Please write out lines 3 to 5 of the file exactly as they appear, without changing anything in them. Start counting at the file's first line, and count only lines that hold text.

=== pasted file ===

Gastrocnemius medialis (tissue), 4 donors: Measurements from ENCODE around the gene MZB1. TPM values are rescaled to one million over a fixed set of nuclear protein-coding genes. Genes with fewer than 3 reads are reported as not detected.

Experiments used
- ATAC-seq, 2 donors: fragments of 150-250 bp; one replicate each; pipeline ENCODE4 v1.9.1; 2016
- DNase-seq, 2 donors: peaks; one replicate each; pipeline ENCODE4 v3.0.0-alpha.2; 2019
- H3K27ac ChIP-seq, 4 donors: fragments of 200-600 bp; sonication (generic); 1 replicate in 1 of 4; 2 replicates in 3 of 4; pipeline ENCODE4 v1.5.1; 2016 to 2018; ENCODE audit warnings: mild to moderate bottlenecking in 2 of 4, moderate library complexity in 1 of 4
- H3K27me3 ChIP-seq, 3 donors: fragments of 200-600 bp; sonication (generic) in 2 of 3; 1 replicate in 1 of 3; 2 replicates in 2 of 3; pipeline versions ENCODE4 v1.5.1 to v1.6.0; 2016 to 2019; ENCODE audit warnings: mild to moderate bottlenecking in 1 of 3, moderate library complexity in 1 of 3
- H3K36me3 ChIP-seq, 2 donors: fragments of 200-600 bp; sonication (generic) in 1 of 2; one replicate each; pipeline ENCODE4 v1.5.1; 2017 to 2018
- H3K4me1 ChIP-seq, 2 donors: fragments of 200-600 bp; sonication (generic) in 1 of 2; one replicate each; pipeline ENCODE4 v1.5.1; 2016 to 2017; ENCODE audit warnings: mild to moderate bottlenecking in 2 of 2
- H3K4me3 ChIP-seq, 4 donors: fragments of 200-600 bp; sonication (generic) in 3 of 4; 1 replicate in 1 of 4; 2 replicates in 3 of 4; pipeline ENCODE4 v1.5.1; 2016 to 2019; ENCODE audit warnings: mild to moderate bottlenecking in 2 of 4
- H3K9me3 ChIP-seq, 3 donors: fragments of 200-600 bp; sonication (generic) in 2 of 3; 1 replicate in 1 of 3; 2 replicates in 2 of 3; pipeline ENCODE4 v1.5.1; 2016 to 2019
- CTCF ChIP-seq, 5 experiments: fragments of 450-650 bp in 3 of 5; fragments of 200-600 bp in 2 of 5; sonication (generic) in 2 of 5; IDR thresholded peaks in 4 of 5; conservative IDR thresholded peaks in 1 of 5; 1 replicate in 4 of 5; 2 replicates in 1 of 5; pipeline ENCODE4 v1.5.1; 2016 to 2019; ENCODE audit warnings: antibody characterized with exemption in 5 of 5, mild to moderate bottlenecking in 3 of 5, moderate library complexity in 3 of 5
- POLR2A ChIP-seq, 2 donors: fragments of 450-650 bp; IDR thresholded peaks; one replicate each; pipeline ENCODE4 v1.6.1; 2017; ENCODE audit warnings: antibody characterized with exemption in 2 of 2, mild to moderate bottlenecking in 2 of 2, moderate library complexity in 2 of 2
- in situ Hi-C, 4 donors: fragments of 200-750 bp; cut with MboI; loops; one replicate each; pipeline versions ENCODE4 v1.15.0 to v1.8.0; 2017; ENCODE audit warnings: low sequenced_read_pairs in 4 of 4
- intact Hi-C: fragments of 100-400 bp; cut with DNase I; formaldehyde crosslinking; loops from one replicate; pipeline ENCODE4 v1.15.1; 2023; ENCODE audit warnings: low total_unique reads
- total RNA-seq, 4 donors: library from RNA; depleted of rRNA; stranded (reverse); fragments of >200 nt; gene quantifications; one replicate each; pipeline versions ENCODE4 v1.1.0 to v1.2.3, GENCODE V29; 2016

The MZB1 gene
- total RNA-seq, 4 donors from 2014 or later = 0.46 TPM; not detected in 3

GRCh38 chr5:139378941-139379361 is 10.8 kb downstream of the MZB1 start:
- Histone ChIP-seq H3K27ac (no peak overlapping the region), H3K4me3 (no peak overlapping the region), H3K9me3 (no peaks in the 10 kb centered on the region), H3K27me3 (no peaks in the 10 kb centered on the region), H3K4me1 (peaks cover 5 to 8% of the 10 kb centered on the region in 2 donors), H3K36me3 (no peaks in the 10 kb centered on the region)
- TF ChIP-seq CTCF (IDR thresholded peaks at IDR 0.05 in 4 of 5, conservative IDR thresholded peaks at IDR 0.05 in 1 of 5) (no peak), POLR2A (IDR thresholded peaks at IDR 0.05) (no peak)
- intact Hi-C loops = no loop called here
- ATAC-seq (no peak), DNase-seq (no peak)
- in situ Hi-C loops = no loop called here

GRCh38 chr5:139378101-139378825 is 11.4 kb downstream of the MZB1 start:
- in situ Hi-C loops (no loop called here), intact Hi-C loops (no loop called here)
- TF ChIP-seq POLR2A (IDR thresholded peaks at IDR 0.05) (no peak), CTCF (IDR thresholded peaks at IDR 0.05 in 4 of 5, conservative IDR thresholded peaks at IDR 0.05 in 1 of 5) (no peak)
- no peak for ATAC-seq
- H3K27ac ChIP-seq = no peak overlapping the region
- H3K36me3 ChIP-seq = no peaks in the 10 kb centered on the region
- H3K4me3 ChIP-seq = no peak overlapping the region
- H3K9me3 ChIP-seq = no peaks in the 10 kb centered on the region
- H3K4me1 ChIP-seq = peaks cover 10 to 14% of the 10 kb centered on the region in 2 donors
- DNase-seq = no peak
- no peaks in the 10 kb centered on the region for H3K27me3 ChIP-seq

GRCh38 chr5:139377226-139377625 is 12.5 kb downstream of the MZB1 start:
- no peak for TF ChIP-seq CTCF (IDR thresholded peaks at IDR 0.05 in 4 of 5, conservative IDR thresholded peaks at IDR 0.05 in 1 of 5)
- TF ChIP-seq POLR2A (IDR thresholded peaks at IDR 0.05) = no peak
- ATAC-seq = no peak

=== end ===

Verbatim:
- ATAC-seq, 2 donors: fragments of 150-250 bp; one replicate each; pipeline ENCODE4 v1.9.1; 2016
- DNase-seq, 2 donors: peaks; one replicate each; pipeline ENCODE4 v3.0.0-alpha.2; 2019
- H3K27ac ChIP-seq, 4 donors: fragments of 200-600 bp; sonication (generic); 1 replicate in 1 of 4; 2 replicates in 3 of 4; pipeline ENCODE4 v1.5.1; 2016 to 2018; ENCODE audit warnings: mild to moderate bottlenecking in 2 of 4, moderate library complexity in 1 of 4